District college notebook: Mercyhurst men's soccer team set for NCAA semifinals
College Football Videos
Keeper Mikko Sarkkinen improved to 4-0-0 — with three of his wins coming in the postseason — as the Mercyhurst men's soccer team advanced to the NCAA Division II semifinals with a 2-1 win over Southern New Hampshire on Sunday.
Mercyhurst (17-5-1) is in the national semis for the third time in program history. The Lakers face Lynn (16-2-1) at 11 a.m. Thursday in Evans, Ga.
• Point Park's Jeroen Walstra was named the Kentucky Intercollegiate Athletic Conference's Coach of the Year.
• Carnegie Mellon junior quarterback Rob Kalkstein, a Gateway graduate, was named University Athletic Association (UAA) Offensive Player of the Year.
• Penn State senior Kelsey Amy earned first-team All-American honors for the second consecutive season, while sophomore Laura Gebhart made the second team, and junior Brittany Grzywacz was third team.
• Junior Christine Bestland, who leads the nation in scoring with 34 points, helped No. 4 Mercyhurst (12-1-1) extend its winning streak to seven games with a pair of 4-0 shutouts of Yale last weekend. She also was named to Canada's national under-22/development team that will compete in the 2013 Meco Cup in January in Germany.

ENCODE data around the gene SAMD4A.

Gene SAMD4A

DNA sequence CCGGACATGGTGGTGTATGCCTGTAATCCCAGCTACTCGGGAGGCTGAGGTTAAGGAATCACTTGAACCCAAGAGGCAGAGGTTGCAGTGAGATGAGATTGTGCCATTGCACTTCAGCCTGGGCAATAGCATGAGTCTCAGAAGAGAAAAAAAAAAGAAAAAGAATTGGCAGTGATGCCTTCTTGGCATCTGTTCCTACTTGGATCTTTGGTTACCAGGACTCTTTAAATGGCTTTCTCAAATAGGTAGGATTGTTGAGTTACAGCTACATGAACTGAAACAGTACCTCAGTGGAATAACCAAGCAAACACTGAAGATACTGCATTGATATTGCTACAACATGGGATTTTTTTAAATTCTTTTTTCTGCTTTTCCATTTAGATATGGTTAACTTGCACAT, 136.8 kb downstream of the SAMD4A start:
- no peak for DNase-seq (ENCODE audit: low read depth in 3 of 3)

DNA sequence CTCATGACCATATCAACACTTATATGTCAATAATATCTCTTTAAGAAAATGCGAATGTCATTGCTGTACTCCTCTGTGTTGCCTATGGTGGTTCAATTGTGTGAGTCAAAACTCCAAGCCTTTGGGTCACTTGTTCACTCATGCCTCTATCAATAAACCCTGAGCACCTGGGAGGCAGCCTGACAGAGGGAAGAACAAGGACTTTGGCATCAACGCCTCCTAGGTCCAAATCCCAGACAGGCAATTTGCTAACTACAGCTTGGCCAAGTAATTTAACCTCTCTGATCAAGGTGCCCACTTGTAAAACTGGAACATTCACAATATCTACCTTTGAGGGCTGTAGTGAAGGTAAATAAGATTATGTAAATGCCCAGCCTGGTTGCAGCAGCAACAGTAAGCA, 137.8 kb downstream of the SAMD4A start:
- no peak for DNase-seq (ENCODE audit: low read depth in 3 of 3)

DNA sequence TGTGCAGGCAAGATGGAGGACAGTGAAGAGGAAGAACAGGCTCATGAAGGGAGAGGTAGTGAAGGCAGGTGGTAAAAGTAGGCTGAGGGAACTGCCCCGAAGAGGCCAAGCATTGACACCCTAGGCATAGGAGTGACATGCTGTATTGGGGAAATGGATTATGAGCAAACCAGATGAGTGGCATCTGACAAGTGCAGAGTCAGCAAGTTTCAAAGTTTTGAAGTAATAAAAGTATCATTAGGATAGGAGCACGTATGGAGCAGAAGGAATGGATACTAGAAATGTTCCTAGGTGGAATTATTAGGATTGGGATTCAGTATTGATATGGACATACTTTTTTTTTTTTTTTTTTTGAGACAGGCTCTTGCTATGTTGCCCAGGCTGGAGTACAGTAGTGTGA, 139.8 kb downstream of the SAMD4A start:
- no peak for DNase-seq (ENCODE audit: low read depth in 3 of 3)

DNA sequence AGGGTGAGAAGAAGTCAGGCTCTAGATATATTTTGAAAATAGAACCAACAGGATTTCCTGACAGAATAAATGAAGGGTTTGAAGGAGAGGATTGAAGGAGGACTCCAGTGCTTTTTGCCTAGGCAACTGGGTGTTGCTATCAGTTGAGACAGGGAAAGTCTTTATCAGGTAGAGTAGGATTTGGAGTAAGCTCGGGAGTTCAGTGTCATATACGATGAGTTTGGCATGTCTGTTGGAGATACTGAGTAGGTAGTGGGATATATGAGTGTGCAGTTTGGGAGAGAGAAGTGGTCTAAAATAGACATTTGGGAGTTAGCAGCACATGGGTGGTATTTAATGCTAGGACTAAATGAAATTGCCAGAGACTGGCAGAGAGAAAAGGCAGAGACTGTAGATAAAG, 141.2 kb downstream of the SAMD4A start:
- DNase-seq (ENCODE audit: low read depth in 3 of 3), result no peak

• The Chatham women's team (2-6-0) picked up its first NCAA win since the 2009-10 season with a 5-2 victory over Buffalo State College on Saturday.
• Penn State advanced to the Elite Eight by beating Michigan in a shootout Sunday night. The teams were tied, 1-1, through two overtimes, and Penn State won on penalty kicks, 3-2. The Nittany Lions (19-3-2) face Duke (15-5-2) at 7 p.m. Friday.
• Carlow's Marcus Pollidore was named the Kentucky Intercollegiate Athletic Conference coach of the year after leading the team to a 13-1-1 season.
• California (Pa.) junior Clarissa Enslin swam the fastest 200 freestyle in Division II this season, finishing in 1 minute, 51.5 seconds at the Pittsburgh Invitational.
• Penn State (28-2, 18-1 Big Ten) clinched its ninth conference title in the past 10 seasons and a berth in the NCAA Tournament with a 3-0 sweep of Indiana on Nov. 16 in Bloomington, Ind. The NCAA brackets will be released Sunday.
• Pitt (17-14) closed its season with a four-set loss to Marquette (25-5) in the quarterfinals of the Big East tournament Nov. 16.
• Temple became the first school to beat Duquesne at home this season, upsetting the Dukes, 3-2, in the Atlantic 10 quarterfinals on Nov. 16. The Dukes (22-11) had been 13-0 at Palumbo Center before their season was ended by the Owls.
• Second-seeded Seton Hill fell, 3-0, to Wheeling Jesuit in the WVIAC championship on Saturday.
• Gannon (28-5) received the No. 2 seed for the NCAA Division II Atlantic Regional tournament, setting up a match with seventh-seeded Gannon (25-10) at 2:30 p.m. Thursday at Wheeling Jesuit. No. 3 California (Pa.) (28-7) is matched with No. 6 Shippensburg (27-11) at noon, and No. 4 Clarion (23-11) faces No. 5 Lock Haven (26-10) at 5 p.m..